• Fact: ANT+ sits on a very specific frequency band and has Interference Immunity built into the spec. If your wireless router happens to be on the same 2.4Ghz channel that occupies the ANT+ spectrum (Channel 10, 2.457Ghz), you could see some interference if the adapter is cheaply made and doesn't stay in its frequency range, or doesn't adhere to the Interference Immunity spec (cheaply-made ANT+ adapters from China are guilty here), then WiFi is not going to interfere. If you're on 5Ghz WiFi, then this is a non-issue.

  • Myth: Mobile signal interference (3G/4G/LTE/BTE)
  • Fact: No. ANT+ doesn't even come close to using the same wireless spectrum as 3G/4G/LTE carrier frequencies. These range between 746Mhz and 960Mhz, and are nowhere near the 2.457Ghz frequency that ANT+ uses. Also, see Interference Immunity.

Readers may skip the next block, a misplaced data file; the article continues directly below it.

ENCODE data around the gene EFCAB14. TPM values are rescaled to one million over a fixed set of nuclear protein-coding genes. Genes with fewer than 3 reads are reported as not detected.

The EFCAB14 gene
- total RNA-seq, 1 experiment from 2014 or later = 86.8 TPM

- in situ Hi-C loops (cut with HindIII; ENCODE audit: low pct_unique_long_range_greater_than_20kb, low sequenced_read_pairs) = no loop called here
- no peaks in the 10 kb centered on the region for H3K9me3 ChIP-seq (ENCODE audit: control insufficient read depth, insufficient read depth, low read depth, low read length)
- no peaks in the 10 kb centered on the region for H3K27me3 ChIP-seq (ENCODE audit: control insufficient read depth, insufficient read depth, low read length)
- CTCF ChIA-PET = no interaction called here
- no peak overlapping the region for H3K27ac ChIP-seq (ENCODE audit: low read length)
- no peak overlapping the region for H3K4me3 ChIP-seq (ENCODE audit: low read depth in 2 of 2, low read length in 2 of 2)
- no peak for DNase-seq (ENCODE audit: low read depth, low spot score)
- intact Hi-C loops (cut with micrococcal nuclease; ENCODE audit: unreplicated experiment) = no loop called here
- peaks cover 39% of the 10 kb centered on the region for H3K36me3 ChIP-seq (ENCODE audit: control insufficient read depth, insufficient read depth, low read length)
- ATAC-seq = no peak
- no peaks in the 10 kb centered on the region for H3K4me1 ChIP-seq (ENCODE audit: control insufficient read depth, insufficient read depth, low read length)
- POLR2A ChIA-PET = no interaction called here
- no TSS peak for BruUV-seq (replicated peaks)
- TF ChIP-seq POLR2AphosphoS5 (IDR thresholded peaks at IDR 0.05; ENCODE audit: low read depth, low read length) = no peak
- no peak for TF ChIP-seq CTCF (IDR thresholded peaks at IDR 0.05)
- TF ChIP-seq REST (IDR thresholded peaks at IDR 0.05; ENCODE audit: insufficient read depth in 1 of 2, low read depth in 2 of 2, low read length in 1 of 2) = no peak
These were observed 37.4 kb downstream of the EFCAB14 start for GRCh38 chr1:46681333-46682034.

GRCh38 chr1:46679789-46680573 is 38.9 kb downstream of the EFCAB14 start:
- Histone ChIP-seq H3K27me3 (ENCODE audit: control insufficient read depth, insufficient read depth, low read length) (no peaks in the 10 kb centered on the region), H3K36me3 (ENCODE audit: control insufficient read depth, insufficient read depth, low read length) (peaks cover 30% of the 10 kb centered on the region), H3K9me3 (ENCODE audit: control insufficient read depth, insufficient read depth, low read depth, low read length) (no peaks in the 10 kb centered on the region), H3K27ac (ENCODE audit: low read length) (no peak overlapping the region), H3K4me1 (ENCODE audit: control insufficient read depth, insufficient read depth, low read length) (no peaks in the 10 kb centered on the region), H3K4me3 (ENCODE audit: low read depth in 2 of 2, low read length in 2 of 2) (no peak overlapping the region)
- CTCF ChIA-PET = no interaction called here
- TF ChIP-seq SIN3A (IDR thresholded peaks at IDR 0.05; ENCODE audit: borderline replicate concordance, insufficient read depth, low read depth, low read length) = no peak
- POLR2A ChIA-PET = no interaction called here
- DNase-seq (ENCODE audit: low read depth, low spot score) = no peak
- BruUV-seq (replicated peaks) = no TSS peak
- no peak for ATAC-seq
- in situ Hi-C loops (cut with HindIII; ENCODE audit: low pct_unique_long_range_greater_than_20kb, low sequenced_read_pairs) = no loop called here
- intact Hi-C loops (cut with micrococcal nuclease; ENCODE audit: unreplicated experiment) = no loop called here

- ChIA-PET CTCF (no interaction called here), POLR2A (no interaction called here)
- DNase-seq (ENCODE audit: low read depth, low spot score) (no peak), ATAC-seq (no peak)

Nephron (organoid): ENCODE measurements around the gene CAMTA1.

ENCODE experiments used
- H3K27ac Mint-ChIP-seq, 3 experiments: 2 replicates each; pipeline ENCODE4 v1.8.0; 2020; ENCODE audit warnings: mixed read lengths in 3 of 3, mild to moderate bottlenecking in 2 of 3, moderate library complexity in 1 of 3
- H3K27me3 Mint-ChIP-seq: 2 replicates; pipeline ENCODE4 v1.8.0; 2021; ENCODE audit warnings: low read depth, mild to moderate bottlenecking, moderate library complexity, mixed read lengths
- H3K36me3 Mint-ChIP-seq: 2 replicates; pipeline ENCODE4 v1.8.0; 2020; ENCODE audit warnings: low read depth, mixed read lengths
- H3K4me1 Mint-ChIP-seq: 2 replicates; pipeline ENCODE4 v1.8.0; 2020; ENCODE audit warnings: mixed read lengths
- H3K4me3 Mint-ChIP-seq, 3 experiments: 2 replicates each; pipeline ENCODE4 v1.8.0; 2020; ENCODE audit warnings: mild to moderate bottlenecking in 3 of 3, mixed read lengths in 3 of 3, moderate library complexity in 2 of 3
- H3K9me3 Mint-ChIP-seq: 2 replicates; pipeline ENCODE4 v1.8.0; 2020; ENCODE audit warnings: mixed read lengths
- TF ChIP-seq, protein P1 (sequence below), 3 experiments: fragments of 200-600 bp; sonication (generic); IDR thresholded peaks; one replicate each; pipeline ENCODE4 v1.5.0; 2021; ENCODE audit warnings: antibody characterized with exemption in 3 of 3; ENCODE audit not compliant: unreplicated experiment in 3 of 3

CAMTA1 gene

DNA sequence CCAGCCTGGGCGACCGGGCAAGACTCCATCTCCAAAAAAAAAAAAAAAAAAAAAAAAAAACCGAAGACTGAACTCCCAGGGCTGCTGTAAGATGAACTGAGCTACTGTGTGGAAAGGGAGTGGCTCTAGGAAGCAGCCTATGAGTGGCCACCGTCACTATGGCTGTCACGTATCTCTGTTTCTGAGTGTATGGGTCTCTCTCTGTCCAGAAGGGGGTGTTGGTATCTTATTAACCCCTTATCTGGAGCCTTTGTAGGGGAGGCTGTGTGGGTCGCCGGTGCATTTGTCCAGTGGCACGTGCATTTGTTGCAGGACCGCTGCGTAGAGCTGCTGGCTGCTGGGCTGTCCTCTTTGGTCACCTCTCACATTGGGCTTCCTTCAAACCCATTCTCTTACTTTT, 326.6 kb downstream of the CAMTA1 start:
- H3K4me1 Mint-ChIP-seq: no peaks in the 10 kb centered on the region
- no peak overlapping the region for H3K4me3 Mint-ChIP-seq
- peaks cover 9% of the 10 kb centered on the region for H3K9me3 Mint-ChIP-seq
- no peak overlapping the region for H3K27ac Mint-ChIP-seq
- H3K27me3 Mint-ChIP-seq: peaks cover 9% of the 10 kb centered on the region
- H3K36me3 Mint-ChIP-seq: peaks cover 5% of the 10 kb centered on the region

• Myth: Microwaves, baby monitors, HAM or shortwave radios, CB and other devices that transmit wireless signals can interfere with your signal.
  • Fact: No, because like mobile phones and most Bluetooth devices, they do not occupy the same frequency range. Bluetooth uses FHSS and hops between 79 different 1 MHz-wide channels in the 83Mhz-wide 2.4Ghz band.

  • Myth: Cyclocomputers and bike computers supporting ANT+ or BTLE can interfere with your USB ANT+ adapter.
  • Fact: If your ANT+ adapter is simultaneously paired to your bike computer and to Zwift, you'll have no issues. Likewise, if your ANT+ adapter is paired only to Zwift and not to your bike's computer, you'll have no issues, as the ID is cryptographically unique and your bike computer isn't actively seeking out your ANT+ adapter unless told to do so (in the "Pairing" option of your bike computer). Also, see Interference Immunity.